Thursday, August 3, 2017

Wildlife Gardening - A Few Decisions

"Purple Cone Flowers in Wildlife Garden"
(C) Allen Pearson, All Rights Reerved
Before you go gung-ho headfirst into creating a Wildlife Garden in your backyard, there are a few items you need to think about and make decisions before you spend one penny toward the project.

Attracts Wildlife!  A Wildlife Garden isn’t a garden where God creates wildlife because you have watered and fertilized everything as best as you can.  It is a place where wildlife will come to feed, get a drink of water, make nests, create families, feed their young and send off their young to the wilds of the world!  While not every garden will see everything stage of this with the native wildlife but it will be some or all or variations on a theme thereof.

Over the years, I have seen American Robins build nests, feed their young and teach them to fly and sometimes I think they are waving their young as they go off into the wild.  I have seen Northern Cardinals feeding their young on the railing of my deck.  I have seen bazillions of pollinators coming in for pollen and nectar and anything else they might want- saw a black Bumble Bee taking a sip of water in a birdbath. I’ve hand-fed a Hummingbird who realized I really am a good guy.  I have seen Carolina Wrens gathering food and rush it back to the nest. I've seen Song Sparrows feeding their youngs open mouths who are nestled in a bird house.  All of this is incredibly awesome to see. I have had two snakes come into the garden to do whatever it is they would want to do in a garden and no, I did not stay close to find out either!  Many mornings, rabbits come into the yard for breakfast and stop by later in the day for their evening salads. I have seen a Cooper’s Hawk come in for its meals which are usually smaller birds or critters. This can be heartbreaking when it’s a favorite bird but when it’s a snake- I found myself rooting for the hawk and asking him to come back for more.

Wildlife Garden
 "Black-Eyed Susan's in Wildlife Garden"
(C) Allen Pearson, All Rights Reserved
On the other side, the dark side- the night that is, the wildlife that comes out at night such as skunks, opossums, and other critters come into the garden for their salads and snacks.  I don’t see these for obvious reasons so I can’t be 100% positive who did what and when, but I have seen evidence of plenty of blooms, leaves, and branches chewed up.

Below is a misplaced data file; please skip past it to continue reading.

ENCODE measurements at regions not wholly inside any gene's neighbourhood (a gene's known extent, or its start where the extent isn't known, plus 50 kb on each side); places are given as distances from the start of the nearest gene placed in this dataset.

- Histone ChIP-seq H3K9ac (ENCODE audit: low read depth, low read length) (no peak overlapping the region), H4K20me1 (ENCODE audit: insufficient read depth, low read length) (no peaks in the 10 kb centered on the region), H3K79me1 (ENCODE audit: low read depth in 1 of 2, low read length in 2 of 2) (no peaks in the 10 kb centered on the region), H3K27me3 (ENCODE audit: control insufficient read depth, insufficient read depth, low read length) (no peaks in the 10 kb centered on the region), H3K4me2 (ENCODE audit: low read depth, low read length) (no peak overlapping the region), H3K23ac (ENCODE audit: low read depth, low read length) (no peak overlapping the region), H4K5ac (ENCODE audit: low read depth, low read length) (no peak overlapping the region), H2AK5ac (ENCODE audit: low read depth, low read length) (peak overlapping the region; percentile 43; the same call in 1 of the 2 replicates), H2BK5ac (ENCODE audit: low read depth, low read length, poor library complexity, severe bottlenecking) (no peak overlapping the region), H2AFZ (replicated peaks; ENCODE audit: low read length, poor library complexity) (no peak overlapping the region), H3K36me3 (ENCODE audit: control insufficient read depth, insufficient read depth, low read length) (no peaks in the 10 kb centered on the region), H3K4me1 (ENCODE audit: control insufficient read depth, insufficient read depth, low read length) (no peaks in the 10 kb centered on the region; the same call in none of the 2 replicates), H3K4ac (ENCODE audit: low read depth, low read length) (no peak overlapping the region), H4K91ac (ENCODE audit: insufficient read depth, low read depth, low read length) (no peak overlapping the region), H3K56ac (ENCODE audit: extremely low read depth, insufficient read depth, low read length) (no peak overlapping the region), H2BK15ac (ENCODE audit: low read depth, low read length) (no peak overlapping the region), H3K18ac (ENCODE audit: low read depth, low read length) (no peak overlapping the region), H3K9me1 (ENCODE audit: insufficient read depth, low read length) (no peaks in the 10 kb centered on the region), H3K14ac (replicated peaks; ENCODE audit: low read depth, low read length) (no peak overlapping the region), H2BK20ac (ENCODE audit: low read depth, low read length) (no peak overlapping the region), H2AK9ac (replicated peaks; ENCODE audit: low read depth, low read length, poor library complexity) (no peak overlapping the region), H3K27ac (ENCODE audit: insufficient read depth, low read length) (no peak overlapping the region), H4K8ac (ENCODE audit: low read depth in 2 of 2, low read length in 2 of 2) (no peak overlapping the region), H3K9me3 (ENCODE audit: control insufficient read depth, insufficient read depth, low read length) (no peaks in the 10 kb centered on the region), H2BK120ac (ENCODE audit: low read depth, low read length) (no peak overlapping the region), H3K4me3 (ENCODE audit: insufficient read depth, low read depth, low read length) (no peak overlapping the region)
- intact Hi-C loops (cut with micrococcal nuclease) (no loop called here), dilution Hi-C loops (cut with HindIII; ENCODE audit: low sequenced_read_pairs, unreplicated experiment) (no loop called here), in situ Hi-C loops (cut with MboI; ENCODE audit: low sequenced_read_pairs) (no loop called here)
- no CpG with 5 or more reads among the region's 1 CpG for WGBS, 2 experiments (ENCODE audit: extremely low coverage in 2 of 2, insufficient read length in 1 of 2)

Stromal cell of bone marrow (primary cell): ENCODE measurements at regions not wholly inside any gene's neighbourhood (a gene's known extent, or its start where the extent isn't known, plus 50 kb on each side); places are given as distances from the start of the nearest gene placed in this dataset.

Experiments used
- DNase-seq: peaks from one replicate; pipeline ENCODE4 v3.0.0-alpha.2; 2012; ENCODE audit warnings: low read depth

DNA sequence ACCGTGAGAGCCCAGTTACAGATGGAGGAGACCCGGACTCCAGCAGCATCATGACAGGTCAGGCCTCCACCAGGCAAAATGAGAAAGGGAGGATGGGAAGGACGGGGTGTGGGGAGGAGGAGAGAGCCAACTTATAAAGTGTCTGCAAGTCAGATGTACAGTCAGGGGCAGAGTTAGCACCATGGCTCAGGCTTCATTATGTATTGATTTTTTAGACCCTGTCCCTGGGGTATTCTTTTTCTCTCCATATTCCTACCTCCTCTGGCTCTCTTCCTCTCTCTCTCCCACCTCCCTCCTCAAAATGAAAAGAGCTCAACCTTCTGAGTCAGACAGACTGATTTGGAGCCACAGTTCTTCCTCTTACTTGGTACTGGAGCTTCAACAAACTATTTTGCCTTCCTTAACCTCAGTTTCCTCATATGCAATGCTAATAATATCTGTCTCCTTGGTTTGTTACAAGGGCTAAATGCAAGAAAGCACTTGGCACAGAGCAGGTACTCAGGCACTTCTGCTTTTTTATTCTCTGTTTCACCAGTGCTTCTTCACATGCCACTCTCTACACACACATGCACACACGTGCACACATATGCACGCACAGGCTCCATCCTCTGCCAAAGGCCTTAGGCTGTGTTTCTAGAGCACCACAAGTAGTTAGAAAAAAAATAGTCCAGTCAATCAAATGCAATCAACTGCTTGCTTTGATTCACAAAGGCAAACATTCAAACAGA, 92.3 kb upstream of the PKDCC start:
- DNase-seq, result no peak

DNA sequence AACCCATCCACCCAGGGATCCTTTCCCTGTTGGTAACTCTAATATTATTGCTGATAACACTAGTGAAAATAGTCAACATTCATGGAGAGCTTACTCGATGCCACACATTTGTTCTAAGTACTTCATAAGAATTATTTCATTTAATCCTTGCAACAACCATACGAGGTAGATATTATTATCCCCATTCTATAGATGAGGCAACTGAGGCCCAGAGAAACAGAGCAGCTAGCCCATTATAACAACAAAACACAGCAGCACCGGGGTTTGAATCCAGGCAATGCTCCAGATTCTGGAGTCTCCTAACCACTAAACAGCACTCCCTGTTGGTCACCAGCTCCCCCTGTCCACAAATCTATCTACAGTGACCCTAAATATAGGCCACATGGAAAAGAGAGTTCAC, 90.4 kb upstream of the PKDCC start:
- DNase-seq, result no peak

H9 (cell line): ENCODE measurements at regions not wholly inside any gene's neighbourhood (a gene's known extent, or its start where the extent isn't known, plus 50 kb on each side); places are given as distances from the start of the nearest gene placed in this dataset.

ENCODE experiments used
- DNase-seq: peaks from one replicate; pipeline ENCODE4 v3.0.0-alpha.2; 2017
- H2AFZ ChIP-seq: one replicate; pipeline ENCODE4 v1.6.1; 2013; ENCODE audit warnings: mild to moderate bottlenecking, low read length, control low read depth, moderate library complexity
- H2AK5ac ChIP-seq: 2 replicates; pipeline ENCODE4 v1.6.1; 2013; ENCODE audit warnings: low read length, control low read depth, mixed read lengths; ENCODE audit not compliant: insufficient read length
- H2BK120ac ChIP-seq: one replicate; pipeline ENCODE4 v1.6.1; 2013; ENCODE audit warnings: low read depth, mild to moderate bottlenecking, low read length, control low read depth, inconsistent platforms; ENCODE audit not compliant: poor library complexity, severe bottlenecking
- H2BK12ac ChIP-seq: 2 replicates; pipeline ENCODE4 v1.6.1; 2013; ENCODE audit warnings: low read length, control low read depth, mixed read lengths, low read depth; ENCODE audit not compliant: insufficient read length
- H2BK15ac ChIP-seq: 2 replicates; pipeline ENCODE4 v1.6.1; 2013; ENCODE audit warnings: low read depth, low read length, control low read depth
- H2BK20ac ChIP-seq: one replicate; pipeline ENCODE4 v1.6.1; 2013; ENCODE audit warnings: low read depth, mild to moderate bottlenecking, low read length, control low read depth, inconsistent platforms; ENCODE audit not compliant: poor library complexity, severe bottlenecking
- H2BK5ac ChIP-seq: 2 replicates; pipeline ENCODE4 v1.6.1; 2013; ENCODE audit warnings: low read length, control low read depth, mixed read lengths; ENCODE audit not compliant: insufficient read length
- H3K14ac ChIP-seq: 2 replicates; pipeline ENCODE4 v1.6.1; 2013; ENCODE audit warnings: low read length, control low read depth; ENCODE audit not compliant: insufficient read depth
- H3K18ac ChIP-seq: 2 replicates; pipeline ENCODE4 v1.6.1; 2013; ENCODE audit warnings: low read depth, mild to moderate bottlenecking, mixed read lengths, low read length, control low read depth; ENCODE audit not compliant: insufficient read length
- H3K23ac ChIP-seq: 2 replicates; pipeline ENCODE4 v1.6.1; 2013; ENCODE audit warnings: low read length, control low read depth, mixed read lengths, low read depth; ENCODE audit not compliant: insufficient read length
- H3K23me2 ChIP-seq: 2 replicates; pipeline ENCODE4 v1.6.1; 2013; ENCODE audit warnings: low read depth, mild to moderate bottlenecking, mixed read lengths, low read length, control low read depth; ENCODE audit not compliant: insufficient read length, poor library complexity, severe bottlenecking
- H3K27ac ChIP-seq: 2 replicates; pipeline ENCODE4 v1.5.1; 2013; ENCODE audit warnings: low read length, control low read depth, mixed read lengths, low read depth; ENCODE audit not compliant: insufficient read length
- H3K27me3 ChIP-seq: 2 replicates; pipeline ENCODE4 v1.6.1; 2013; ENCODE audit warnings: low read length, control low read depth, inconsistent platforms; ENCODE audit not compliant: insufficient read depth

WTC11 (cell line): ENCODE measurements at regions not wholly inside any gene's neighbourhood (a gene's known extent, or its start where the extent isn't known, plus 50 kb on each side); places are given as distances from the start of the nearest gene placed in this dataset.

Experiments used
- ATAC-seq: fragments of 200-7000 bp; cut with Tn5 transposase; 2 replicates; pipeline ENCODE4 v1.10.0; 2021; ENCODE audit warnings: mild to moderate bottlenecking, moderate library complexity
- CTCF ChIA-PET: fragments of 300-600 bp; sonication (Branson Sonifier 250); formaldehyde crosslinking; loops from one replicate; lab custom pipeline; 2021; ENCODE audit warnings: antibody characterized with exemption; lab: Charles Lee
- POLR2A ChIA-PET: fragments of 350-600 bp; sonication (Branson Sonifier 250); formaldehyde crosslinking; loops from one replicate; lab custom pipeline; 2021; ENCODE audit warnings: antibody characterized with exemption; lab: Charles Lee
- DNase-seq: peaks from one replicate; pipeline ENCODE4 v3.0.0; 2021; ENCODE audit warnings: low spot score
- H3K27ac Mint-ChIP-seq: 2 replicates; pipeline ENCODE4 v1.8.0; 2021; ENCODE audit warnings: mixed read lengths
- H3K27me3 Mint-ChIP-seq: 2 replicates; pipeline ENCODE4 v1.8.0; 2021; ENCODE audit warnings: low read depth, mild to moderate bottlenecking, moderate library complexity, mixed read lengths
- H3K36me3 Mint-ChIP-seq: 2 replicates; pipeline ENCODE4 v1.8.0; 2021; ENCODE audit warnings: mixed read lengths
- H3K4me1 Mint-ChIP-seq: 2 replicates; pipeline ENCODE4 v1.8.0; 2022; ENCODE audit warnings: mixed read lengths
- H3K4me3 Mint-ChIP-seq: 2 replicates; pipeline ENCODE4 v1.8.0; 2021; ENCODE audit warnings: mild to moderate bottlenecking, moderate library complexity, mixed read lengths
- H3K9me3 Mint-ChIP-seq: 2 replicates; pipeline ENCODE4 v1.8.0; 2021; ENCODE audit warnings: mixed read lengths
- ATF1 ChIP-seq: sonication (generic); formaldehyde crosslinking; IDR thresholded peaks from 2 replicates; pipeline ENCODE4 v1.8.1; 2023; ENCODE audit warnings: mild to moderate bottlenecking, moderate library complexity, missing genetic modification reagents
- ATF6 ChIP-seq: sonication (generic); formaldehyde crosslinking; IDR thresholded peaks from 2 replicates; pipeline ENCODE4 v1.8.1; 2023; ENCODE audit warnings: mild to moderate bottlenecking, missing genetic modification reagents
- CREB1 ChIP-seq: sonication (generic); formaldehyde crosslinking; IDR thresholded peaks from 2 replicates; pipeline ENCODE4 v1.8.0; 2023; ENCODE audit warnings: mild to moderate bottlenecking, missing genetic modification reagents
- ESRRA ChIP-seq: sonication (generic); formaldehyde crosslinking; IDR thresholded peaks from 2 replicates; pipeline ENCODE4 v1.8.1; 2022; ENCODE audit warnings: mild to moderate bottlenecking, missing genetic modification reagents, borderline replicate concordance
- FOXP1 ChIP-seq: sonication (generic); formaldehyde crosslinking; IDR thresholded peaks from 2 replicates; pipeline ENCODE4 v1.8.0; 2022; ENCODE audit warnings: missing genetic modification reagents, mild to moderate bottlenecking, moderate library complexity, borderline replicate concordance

I love seeing the wildlife activity in my wildlife garden. I have had some great ringside views of the beauty of nature and its critters.  The photography opportunities have been awesome as well.

Knowing these events happen in the garden can mean the native plants will get eaten, the blooms you’ve been waiting to see will be someone’s favorite snack and it could take a long time for the garden to “grow out” because of the critters eating and snacking.

First decision- Can you handle this? At first, I was very frustrated and thought about how I could get the critters to stop destroying my plants.  Then, my brain realized, “that’s the purpose of the wildlife garden- feed the critters!”

Do you have a dog? I do. And, he is a very important part of everything that I do. He is always around. He is a hound too.  Not all dogs are hounds- just hounds are hounds in the manner that they hunt and chase when they can. Sometimes capturing the critter of the chase. To keep my dog out of trouble with the local wildlife laws, I’ve paid attention to the habits of the critters which come into the yard such as the Eastern Cottontail Rabbit. I pay attention to the times of day when they might be out and avoid letting my dog out. This isn’t a foolproof system so I have often knocked on the door or window near where I will let the dog out in an attempt to give the critters a head start!

Second decision- Can you work with this and keep your dog(s) out of trouble?

Native Plants. To me, native plants are absolutely beautiful. In my experience, they are beautiful because they belong in the environment in which you live. If you go hiking in the woods, you will see most of the plants you have in your garden at some point. However, sometimes the native plants look like weeds until they grow out or bloom.

Third decision- Can you handle that look or do you want the garden to be perfect all the time?

Not your polished formal garden. I enjoy taking long walks through the woods getting back to nature as often as I can. The woods, the trails, the plants, the weeds are all beautiful to me.  Often nature will take me from a stressed moment in life to a more relaxed feeling. A wildlife garden can offer these benefits in your own backyard!

When planting in the wildlife garden, you will want to stagger the plants to give a more natural look to the garden as opposed to creating straight lines which will create a more formal look. When the plants are grown, they will provide a look like of a woodsy area too.

Should you have trees in the garden which drop leaves in the season, these leaves can be raked into your wildlife garden to provide even more natural design and a compost for the coming season.

Fourth decision- Can you handle a garden looking like it belongs in the backwoods?

Do you have a wildlife garden? What do you like or dislike about it? Please share in the comments-

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